Young woman worrying about her mental wellbeing.

Examined: The Mind-Body Connection

“I just don’t feel good”

It’s a common parent observation. Your child complains of a headache, stomachache, and that nonspecific “I just don’t feel good” at the most inconvenient times - finals week, opening night of the school musical, or just before the big game. Especially for teens and young adults who are still developing their capacity for emotional identification and regulation, they may not be able to identify the feelings associated with stressful situations. Youth may not be able to say “I feel sad” or “I feel anxious”, but instead notice that their head hurts, their neck aches, or their stomach is all topsy-turvy.

Why is this? 

What is the relationship between stress, mood, and physical symptoms? Researchers have long been interested in the mind-body connection. A study I co-authored along with Kaitlin Harding and Karly Murphy has attempted to understand how the emotional and physical are related. 

In particular, the research examined whether how we think influences how we feel, and if our thinking patterns could help explain why mood and physical health are so intertwined. In this study of 321 older adolescents and young adults (ages 18-24), the research team examined how depressed mood and physical symptoms (headaches, fatigue, stomachaches, muscle tension) mutually reinforce each other.

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The study yielded two interesting findings:

  1. As depression symptoms went up, so did physical symptoms.  And vice versa! Participants reported a mutually reciprocal relationship between mood and physical health, such that as they felt more sad, down, or hopeless they also experienced more physical symptoms. AND the reverse was true as well – as they experienced more physical symptoms, their mood became more sad and depressed. This downward mood-health cycle just increases both negative feelings and physical symptoms.
  2. The link between mood and physical health was our thinking patterns. As individuals became more sad or depressed, they were more likely to engage in negative thinking habits. Specifically, as mood became more depressed, participants reported more dampening (discounting positive events and feelings) and more brooding (focusing on negative events and feelings).  More dampening and brooding predicted more focusing on physical symptoms, which increased those symptoms. This makes sense – if we focus on that twinge of a headache, we direct attention to it and it magnifies into a full blown headache; if we start to wonder or worry if our stomach will feel nauseous or uneasy, then we think about it to the point it starts to feel bad. Not surprisingly, as stated above, as participants felt worse physically, they felt worse emotionally. And so the downward mood-health cycle continued.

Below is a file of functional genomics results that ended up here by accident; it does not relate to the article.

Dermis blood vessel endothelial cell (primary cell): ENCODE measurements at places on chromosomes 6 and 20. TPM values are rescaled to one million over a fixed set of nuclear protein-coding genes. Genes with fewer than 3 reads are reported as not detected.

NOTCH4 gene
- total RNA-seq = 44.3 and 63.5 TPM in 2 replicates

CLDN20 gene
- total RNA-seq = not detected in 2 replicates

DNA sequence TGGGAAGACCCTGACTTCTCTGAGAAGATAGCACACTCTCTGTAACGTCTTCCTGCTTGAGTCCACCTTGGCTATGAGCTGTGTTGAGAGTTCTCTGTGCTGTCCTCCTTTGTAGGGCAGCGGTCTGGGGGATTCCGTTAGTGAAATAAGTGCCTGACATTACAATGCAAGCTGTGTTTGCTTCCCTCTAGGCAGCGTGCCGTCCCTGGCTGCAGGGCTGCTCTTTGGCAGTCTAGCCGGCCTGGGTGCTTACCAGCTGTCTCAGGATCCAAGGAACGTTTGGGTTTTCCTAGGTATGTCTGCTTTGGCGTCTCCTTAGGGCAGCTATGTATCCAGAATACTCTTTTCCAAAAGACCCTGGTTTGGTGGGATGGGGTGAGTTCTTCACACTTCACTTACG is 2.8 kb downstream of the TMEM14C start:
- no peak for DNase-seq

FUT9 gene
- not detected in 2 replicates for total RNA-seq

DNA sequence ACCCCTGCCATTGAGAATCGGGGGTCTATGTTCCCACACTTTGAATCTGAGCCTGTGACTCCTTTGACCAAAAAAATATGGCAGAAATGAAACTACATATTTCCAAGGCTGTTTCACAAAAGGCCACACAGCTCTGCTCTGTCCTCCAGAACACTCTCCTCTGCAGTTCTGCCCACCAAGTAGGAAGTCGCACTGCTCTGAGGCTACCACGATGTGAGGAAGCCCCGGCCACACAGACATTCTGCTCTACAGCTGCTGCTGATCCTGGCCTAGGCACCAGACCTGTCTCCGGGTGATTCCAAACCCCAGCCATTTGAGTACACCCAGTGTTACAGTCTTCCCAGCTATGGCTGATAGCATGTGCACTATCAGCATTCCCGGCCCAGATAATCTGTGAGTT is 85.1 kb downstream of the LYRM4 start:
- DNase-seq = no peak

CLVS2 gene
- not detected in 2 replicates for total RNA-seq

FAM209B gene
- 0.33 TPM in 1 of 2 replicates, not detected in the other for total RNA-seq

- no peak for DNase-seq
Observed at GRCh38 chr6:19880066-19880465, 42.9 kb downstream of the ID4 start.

Unaware of the Mood-Health Cycle

For many adolescents and young adults, this mood-health cycle occurs without their being consciously aware of the emotional symptoms. They may not recognize that they are feeling down, anxious, or stressed, and that it is these emotional feelings that may be contributing to their physical symptoms. If emotional stress is contributing to physical symptoms, popping an Advil or Tums may not be sufficient to address the root cause of the headache or stomach ache. Instead, here are a few practical examples for how to address physical symptoms when underlying mood symptoms may be a contributing factor:

  1. Body scanning can be a great way to learn to recognize physical cues and connect them to emotional experience.
  2. Body-based relaxation techniques such as progressive muscle relaxation are often accessible strategies for reducing physical symptoms.
  3. Practice recognizing and labeling emotions such as anxious, sad, or stressed. This both normalizes emotional experience and helps build better connection to one’s own emotional states.

Recognition and relaxation are important tools in developing an awareness of the mind and maintaining a calm mental state. Under uncomfortable scenarios, we may be able to maintain greater clarity and experience less stress, anxiety, depression and the physical symptoms they can bring. 

You can access more of Dr. Mezulis's published research here.

Disclaimer: All recurrent, unusual, or severe physical symptoms should be evaluated by a medical doctor. This research summary is not medical advice nor is it intended to replace medical care.

April 19, 2021
Amy Mezulis, PhD | Co-Founder & Chief Clinical Officer

Amy Mezulis, PhD | Co-Founder & Chief Clinical Officer

Amy Mezulis, PhD, is a licensed clinical psychologist who received her BA from Harvard University and her MA and PhD in Clinical Psychology from University of Wisconsin – Madison. Dr. Mezulis provides services to older children, adolescents and adults utilizing an evidence-based, cognitive-behavioral approach that includes mindfulness and acceptance-based treatments. Dr. Mezulis has specialized training in mood and anxiety disorders, eating disorders, suicidality and self-injury, trauma, substance use, and adolescent development. She is Professor Emeritus at Seattle Pacific University, where she previously chaired the Clinical Psychology PhD program and continues to supervise doctoral trainees.

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